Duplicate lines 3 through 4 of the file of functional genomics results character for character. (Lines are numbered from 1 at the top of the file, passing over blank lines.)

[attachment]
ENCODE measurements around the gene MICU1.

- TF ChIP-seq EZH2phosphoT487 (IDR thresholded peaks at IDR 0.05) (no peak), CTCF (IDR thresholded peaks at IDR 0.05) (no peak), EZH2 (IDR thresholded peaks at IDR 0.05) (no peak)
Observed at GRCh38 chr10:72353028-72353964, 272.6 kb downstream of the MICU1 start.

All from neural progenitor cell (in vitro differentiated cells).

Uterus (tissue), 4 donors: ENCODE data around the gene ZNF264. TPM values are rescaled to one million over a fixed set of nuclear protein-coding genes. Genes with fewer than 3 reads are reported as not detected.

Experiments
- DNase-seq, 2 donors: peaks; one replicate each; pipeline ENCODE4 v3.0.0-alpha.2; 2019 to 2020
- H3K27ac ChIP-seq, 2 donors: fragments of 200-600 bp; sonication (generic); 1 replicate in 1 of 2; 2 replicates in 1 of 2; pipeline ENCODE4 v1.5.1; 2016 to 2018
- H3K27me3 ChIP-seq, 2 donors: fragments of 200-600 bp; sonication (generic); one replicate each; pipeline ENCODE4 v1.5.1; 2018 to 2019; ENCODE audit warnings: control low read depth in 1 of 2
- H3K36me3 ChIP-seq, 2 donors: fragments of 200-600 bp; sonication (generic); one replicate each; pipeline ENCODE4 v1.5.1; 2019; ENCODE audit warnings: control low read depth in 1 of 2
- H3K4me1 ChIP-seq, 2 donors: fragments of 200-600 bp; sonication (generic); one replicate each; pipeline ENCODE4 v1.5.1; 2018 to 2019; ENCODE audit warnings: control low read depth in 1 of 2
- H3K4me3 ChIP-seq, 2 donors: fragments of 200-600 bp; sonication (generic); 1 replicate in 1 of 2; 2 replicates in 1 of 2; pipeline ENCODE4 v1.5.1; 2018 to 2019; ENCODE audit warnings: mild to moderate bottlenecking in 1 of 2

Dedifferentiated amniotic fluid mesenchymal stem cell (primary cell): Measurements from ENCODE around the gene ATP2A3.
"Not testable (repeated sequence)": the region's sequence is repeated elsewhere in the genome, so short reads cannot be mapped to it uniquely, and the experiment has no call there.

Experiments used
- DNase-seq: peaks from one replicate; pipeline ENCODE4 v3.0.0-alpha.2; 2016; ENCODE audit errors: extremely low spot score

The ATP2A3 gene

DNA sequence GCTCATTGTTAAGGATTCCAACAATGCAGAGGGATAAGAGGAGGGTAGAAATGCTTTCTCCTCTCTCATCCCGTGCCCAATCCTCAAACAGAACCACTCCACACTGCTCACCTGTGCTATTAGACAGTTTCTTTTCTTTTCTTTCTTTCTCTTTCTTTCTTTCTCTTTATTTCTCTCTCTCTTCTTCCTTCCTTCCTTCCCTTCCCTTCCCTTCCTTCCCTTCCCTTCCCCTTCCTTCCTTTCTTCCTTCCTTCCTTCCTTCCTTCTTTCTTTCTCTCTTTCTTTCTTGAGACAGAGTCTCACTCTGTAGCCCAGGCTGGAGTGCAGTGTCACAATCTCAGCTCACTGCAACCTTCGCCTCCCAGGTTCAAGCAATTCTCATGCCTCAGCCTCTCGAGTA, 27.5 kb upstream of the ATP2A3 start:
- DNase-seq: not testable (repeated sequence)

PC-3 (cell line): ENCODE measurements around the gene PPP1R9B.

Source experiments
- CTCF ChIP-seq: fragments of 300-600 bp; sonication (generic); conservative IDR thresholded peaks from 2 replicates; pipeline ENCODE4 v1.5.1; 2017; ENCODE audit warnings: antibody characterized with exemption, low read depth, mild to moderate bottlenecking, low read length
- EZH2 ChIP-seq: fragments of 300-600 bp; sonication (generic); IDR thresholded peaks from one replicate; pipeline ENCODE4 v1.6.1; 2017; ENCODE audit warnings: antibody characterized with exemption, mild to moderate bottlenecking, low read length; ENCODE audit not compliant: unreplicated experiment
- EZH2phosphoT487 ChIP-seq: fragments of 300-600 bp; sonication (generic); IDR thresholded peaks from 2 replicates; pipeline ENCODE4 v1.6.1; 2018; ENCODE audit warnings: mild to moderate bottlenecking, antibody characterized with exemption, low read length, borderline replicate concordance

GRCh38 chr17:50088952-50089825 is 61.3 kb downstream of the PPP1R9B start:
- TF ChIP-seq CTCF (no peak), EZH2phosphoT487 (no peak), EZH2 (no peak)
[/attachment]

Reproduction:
Observed at GRCh38 chr10:72353028-72353964, 272.6 kb downstream of the MICU1 start.

All from neural progenitor cell (in vitro differentiated cells).